Instead of trying to imagine things in the realm of nanometers, let’s scale this problem up to the visible realm. Imagine you’re drawing circuits on a piece of notebook paper with a quality ballpoint pen. The more lines you can fit on that sheet of paper, the faster your computer chip will go. So you pack those lines as close together as you can. Now I’m going to take away your 2017 tools. Instead of a ballpoint pen, you have to use a big knobby chunk of sidewalk chalk that makes marks the size of an American quarter dollar. And instead of a standard piece of paper, you have to draw your lines on a postcard. I can show you a chip made in ballpoint pen, but it won’t help you improve the one you’re trying to draw on a postcard with sidewalk chalk.
Essentially, the key technology in your smartphone isn’t inside the smartphone itself, it’s inside the factories and fabs where the parts are made.
Sure, you can include Wikipedia articles on modern fab technology. The problem is that a lot of the really important stuff is secret, the stuff that isn’t secret is still pretty dang hard to find, and there’s a lot of it. Making better cleanrooms requires numerous improvements to air filtration, clothing materials, building construction, cleaning apparatus, HVAC and airflow control, and a bunch of other things. The Czochralski Process is similarly a complex network of interconnected tools, processes, machines, and chemistry to produce the silicon wafers we need to make computer chips. The process was around well before 1977, but we’ve made huge strides since then and those improvements are numerous and complex. Photolithography – the sorcery we use to make integrated circuits from all those silicon wafers – is similarly a web of ever-improving techniques and tools. None of this stuff is documented on Wikipedia in enough detail to enable the people of the past to make that 40-year leap.
The modern microprocessor isn’t a single invention, it’s a hundred inventions. And even once you master the technology required to produce a chip, you’ve still got to work out how the circuits should be laid out. The people of 1977 can handle the job, sure. But it will take time to design a good chip. Maybe you can send them a map of ours, but I’m betting those designs are proprietary and not something you can easily download. You can give them an example chip to study under a microscope and reverse-engineer, but that might be less efficient than just designing their own.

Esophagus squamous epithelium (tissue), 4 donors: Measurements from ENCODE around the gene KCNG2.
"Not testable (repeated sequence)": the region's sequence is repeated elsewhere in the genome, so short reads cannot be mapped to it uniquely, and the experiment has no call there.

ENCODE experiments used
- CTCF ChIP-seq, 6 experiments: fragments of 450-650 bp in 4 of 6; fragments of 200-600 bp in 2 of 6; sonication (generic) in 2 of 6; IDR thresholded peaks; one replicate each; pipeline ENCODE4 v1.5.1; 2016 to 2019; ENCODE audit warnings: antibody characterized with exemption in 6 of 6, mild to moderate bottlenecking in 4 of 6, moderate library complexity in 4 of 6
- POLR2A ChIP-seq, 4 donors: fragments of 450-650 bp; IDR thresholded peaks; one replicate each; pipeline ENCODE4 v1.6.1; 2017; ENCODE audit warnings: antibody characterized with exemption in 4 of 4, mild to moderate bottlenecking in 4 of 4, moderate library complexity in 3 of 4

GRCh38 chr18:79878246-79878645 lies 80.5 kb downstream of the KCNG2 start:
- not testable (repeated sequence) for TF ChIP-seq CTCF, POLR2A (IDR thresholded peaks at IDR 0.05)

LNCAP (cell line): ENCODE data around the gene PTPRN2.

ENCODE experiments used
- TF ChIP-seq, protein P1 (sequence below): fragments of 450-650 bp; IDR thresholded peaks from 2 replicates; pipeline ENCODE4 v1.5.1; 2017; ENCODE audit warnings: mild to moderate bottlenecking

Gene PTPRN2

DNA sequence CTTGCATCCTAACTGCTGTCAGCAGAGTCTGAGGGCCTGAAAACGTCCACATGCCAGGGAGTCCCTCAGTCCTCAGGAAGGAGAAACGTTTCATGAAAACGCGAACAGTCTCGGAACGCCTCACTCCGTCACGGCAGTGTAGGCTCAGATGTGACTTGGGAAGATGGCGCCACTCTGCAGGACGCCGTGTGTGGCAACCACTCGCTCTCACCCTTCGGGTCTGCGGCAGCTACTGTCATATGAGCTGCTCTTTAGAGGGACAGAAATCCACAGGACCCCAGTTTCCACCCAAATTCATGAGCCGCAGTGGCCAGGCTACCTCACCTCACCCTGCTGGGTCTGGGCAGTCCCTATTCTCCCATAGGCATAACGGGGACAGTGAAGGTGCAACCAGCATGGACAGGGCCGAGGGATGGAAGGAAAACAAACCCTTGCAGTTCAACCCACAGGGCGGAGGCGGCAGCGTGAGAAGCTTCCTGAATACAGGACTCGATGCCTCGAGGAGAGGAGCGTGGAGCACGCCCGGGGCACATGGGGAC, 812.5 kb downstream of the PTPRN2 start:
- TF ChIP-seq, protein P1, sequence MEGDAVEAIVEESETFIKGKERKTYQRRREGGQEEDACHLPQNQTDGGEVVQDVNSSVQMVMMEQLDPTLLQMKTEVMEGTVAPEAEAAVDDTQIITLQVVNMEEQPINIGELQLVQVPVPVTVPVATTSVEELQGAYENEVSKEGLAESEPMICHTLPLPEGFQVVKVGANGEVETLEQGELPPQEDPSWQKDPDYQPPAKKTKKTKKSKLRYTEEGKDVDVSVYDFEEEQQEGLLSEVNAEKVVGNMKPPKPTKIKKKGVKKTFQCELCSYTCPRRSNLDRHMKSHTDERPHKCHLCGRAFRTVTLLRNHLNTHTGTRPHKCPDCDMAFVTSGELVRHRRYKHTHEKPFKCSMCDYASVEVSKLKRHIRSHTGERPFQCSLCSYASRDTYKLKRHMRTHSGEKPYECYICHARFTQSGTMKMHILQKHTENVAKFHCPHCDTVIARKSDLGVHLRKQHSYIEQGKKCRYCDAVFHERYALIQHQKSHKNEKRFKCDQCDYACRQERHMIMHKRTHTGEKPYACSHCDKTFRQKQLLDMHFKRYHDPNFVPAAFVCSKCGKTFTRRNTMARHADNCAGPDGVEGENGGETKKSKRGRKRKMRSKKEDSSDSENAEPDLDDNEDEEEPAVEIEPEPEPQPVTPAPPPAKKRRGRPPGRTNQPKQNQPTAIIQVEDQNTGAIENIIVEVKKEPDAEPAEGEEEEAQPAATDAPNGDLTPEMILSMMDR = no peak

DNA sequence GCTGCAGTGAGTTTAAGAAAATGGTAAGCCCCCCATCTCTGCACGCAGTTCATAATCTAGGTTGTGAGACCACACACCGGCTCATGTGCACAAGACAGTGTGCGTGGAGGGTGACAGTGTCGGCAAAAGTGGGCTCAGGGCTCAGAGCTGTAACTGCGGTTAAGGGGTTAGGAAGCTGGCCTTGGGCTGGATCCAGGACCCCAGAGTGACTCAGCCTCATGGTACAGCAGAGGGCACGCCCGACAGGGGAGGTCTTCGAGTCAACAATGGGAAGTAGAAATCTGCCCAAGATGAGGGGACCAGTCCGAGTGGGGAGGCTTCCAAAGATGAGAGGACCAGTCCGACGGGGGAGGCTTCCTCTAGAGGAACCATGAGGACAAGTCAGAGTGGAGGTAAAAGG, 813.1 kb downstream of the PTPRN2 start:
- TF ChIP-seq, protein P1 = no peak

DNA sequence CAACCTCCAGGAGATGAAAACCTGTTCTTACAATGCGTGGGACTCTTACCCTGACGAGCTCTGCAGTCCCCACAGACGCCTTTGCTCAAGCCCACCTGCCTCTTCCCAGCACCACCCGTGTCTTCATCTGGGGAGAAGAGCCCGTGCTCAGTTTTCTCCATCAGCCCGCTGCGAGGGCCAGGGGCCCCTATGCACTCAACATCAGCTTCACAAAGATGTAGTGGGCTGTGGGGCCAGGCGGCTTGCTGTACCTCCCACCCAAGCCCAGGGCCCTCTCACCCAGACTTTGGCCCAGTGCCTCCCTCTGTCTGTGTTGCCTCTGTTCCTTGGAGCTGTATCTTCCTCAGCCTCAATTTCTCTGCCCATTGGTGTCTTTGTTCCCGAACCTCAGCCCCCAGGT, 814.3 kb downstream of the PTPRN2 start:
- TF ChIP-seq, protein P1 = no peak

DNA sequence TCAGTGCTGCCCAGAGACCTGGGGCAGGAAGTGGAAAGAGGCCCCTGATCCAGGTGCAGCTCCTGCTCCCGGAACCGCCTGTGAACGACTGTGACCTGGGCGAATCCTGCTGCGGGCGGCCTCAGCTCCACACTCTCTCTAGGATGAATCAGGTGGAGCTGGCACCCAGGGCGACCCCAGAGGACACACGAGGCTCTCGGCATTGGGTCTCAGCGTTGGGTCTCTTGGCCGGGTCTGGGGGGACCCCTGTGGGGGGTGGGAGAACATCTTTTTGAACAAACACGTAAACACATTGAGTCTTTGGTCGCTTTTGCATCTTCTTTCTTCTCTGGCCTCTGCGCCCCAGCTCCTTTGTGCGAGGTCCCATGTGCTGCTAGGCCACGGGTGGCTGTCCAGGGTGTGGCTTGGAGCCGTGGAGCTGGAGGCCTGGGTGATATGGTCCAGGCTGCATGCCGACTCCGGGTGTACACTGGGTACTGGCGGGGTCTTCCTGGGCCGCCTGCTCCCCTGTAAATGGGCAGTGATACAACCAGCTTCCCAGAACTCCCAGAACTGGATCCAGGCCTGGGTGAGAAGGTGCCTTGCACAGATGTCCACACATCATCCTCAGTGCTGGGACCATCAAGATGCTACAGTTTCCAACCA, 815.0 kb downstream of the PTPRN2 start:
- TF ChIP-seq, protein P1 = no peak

The Future is Expensive
No matter how we do this, it’s going to cost them a lot of money to access anything stored on a format they don’t already use. Which is a shame, since all of their storage formats are terrible. You can stick video on VCR, audio on cassettes, and print everything else on paper, but you’ll run out of room in your suitcase really fast.
More importantly, you need to get them to spend the money in the first place. If Red Forman opens up the suitcase and sees it packed wall-to-wall with DVDs, what will motivate him to undertake the expensive and time-consuming task of unlocking all of that information treasure?
Maybe you’ll trade out some of the papers for floppy discs, since Red Forman can already read those. Or maybe you’re worried about data degradation and you’d rather not entrust such important data to fragile magnetic media. Then again, can you write a floppy in 2017 that Red can read in 1977? Operating systems and file formats are not interchangeable. From the Wikipedia article on floppy disk formats:
Floppy disk format and density refer to the logical and physical layout of data stored on a floppy disk. Since their introduction, there have been many popular and rare floppy disk types, densities, and formats used in computing, leading to much confusion over their differences.